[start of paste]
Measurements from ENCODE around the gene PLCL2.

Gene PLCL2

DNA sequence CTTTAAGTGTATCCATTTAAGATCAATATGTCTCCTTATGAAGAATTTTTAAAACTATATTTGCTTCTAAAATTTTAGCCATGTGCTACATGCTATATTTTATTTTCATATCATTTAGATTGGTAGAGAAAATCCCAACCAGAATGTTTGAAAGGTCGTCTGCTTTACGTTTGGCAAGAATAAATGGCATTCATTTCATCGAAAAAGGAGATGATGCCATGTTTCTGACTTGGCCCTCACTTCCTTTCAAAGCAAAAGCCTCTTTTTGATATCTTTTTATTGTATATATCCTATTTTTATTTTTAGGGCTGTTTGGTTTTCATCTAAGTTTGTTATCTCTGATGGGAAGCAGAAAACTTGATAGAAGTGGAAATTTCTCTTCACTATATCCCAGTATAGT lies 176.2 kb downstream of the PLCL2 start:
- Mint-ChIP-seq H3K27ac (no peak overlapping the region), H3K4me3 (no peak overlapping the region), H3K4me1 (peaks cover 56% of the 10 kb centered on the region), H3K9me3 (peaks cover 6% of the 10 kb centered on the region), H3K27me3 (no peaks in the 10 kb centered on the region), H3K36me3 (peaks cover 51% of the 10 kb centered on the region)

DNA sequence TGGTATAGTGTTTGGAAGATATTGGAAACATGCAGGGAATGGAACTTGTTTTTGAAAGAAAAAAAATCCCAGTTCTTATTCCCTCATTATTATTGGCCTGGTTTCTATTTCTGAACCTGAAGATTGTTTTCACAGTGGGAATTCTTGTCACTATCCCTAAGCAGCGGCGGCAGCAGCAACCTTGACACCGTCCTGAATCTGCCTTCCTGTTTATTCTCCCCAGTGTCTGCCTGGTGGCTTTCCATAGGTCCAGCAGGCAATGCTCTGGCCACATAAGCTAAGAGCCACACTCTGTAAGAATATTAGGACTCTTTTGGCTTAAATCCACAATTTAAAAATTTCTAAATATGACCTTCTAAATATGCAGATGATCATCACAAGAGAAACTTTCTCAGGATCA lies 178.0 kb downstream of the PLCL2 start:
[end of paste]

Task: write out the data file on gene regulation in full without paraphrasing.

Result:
Measurements from ENCODE around the gene PLCL2.

Gene PLCL2

DNA sequence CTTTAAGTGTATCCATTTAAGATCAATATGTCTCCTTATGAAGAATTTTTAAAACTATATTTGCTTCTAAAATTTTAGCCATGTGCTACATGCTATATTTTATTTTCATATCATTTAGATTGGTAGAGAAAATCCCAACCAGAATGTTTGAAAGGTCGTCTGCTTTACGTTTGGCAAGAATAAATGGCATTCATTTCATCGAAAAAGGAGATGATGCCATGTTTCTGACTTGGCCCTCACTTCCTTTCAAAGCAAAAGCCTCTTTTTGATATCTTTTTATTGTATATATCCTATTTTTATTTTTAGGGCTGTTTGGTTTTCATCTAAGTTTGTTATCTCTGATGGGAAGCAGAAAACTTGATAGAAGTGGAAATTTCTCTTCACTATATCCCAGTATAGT lies 176.2 kb downstream of the PLCL2 start:
- Mint-ChIP-seq H3K27ac (no peak overlapping the region), H3K4me3 (no peak overlapping the region), H3K4me1 (peaks cover 56% of the 10 kb centered on the region), H3K9me3 (peaks cover 6% of the 10 kb centered on the region), H3K27me3 (no peaks in the 10 kb centered on the region), H3K36me3 (peaks cover 51% of the 10 kb centered on the region)

DNA sequence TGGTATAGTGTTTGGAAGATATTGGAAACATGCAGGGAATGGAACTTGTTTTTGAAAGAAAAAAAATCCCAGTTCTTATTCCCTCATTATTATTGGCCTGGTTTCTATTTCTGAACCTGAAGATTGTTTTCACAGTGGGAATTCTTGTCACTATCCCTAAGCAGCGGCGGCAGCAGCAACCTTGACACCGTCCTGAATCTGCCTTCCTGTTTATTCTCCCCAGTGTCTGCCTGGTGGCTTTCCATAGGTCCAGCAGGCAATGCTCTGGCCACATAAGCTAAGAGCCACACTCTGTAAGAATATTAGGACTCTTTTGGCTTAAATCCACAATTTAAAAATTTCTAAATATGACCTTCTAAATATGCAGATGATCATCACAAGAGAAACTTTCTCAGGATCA lies 178.0 kb downstream of the PLCL2 start: